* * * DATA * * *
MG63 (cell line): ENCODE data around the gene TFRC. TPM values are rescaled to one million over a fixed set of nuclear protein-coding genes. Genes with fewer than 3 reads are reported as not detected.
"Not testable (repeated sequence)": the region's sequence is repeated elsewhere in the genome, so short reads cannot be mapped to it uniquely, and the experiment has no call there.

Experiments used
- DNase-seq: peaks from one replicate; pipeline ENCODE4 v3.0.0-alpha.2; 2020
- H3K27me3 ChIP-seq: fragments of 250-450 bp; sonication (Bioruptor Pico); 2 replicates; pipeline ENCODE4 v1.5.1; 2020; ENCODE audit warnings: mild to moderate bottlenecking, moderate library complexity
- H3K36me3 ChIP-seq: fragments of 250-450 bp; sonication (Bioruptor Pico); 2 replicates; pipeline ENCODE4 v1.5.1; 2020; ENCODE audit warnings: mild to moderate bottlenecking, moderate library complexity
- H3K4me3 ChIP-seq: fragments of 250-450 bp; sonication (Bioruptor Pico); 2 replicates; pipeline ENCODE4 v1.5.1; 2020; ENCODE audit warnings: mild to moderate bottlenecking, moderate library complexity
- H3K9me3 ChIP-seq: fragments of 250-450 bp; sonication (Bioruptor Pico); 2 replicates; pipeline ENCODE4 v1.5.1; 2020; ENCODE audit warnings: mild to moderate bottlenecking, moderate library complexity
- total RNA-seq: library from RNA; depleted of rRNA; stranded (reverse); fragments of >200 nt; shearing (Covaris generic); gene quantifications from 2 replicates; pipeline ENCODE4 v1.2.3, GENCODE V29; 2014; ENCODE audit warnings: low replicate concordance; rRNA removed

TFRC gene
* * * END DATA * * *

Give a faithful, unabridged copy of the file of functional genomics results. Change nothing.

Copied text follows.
MG63 (cell line): ENCODE data around the gene TFRC. TPM values are rescaled to one million over a fixed set of nuclear protein-coding genes. Genes with fewer than 3 reads are reported as not detected.
"Not testable (repeated sequence)": the region's sequence is repeated elsewhere in the genome, so short reads cannot be mapped to it uniquely, and the experiment has no call there.

Experiments used
- DNase-seq: peaks from one replicate; pipeline ENCODE4 v3.0.0-alpha.2; 2020
- H3K27me3 ChIP-seq: fragments of 250-450 bp; sonication (Bioruptor Pico); 2 replicates; pipeline ENCODE4 v1.5.1; 2020; ENCODE audit warnings: mild to moderate bottlenecking, moderate library complexity
- H3K36me3 ChIP-seq: fragments of 250-450 bp; sonication (Bioruptor Pico); 2 replicates; pipeline ENCODE4 v1.5.1; 2020; ENCODE audit warnings: mild to moderate bottlenecking, moderate library complexity
- H3K4me3 ChIP-seq: fragments of 250-450 bp; sonication (Bioruptor Pico); 2 replicates; pipeline ENCODE4 v1.5.1; 2020; ENCODE audit warnings: mild to moderate bottlenecking, moderate library complexity
- H3K9me3 ChIP-seq: fragments of 250-450 bp; sonication (Bioruptor Pico); 2 replicates; pipeline ENCODE4 v1.5.1; 2020; ENCODE audit warnings: mild to moderate bottlenecking, moderate library complexity
- total RNA-seq: library from RNA; depleted of rRNA; stranded (reverse); fragments of >200 nt; shearing (Covaris generic); gene quantifications from 2 replicates; pipeline ENCODE4 v1.2.3, GENCODE V29; 2014; ENCODE audit warnings: low replicate concordance; rRNA removed

TFRC gene